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Born in Chicago in 1899, Hemingway lived an idyllic childhood spending time on the northern lakes of Michigan and developing a strong relationship with his father who was a doctor. In writing about his childhood, Hemingway fictionalized himself as Nick Adams.
Hemingway worked as a reporter at the Kansas City Star until enlisting in the army and becoming an ambulance driver. Wounded by an explosion, Hemingway fell in love with a nurse who broke his heart, which he remedied by over-indulging in women and alcohol.
Like many veterans, Hemingway had trouble readjusting to life at home until he met his first wife and moved to Paris. In Paris, Hemingway developed his writing under mentors, James Joyce, Gertrude Stein, and Ezra Pound.
Hemingway changed American writing by using a journalistic approach of rendering images as briefly and precisely as possible, without inserting opinion. This is the technique Hemingway employed in "Big Two-Hearted River."
In 1923 Hemingway traveled to Madrid where he became fixated with bull-fighting and death. Fascinated with violence, Hemingway found that the way men behave under pressure determines their character.
F. Scott Fitzgerald brought Hemingway's work to the attention of American publishers who published a collection of Hemingway's short stories, "In Our Time" in 1925. Hemingway's fictional account of the Pamplona bull run was published the next year.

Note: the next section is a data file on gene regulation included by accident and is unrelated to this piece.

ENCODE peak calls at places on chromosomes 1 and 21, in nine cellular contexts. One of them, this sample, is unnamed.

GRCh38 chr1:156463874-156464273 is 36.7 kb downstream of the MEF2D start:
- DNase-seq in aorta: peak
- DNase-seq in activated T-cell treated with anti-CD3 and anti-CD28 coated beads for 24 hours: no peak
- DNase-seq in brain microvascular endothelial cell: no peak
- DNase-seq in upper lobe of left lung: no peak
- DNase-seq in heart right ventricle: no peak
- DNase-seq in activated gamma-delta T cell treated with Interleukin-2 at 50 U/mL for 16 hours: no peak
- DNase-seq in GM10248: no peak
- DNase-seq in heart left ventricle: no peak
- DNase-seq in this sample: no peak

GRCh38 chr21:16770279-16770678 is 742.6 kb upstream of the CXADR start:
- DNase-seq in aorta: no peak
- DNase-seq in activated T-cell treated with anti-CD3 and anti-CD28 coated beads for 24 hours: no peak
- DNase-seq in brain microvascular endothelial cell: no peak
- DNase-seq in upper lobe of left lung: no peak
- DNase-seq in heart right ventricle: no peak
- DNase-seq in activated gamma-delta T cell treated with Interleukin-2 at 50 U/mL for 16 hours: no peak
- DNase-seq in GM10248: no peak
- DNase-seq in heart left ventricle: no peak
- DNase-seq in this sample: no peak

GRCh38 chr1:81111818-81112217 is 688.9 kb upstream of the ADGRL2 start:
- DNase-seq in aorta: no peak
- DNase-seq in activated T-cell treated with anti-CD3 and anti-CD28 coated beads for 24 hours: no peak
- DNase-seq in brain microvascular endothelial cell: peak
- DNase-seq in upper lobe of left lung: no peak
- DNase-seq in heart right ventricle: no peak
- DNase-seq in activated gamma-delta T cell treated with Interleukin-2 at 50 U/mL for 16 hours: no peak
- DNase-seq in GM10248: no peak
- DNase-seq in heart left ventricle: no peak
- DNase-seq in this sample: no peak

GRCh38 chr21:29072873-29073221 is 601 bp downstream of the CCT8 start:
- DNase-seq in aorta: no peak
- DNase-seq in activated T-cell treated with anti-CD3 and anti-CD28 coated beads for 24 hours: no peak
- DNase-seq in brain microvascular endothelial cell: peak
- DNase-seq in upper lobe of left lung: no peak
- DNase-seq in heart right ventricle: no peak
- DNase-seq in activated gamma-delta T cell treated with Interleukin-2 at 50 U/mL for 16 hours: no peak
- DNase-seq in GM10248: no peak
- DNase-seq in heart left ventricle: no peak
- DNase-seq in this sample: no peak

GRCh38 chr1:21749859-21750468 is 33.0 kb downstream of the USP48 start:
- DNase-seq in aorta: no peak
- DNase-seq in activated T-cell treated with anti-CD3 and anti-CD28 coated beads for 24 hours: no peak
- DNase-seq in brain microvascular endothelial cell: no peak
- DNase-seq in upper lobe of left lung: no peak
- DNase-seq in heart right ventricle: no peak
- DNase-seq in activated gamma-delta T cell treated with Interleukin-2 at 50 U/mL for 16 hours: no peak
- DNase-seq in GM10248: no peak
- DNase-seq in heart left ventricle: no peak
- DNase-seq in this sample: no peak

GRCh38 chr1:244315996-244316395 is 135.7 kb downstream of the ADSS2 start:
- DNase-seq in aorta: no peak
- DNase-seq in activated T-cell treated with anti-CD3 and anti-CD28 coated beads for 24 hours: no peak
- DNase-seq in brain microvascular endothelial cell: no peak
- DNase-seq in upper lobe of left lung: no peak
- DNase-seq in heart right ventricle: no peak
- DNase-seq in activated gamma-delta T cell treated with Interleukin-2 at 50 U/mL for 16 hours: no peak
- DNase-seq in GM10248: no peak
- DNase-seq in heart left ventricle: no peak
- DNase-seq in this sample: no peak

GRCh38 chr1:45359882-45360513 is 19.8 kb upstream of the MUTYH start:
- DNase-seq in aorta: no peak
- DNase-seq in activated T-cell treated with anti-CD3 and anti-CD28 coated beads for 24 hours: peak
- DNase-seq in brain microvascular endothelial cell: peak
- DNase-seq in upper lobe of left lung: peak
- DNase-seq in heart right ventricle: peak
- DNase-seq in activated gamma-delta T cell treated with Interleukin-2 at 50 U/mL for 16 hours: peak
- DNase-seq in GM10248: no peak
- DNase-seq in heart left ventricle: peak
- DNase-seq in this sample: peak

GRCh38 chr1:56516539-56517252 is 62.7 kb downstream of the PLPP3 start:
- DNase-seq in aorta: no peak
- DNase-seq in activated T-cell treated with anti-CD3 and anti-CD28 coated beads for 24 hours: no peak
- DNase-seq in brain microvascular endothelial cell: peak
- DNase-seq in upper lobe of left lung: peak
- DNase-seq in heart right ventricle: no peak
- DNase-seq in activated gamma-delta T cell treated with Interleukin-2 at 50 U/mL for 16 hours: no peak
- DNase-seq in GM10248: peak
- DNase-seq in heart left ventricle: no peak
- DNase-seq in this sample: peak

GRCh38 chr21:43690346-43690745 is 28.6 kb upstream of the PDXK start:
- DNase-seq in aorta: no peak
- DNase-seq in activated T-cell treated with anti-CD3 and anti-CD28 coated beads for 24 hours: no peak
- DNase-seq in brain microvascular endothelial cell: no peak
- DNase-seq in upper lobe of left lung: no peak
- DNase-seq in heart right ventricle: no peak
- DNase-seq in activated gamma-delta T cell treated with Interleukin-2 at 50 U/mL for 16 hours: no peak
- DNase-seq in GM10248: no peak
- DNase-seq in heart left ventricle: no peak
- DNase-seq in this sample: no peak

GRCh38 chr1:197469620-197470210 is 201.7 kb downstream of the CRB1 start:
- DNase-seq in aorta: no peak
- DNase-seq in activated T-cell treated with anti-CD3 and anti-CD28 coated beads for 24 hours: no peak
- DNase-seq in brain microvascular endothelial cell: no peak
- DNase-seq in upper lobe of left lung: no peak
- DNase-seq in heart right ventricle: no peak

Hemingway went through a period where his public image and lifestyle captured the public imagination even more than his literary works. Always drawn to danger, Hemingway fictionalized a 1932 hunting trip to Kenya for his next book.
Reporting on the Spanish Civil War in 1936, Hemingway went to Spain and wrote a fictionalized account of the war, "For Whom the Bell Tolls." In 1943, a film adaptation of the book, staring Gary Cooper, brought further fame to Hemingway.
Hemingway bought a house in Cuba with his third wife, journalist Martha Gellhorn. Gellhorn, still in the peak of her career had no desire to settle down. Hemingway joined Martha in Europe to report on the events of World War II.
After his marriage to Gellhorn ended, Hemingway married Mary Welsh and moved back to Cuba where he spent his time writing and marlin fishing, which inspired "The Old Man and the Sea," which won both the Pulitzer Prize and the Nobel Prize.
Writing meant more to Ernest Hemingway than anything else in life and when the ability to write was threatened he couldn't go on. Electroshock treatment only aggravated Hemingway's mental condition; he commited suicide July 2, 1961.
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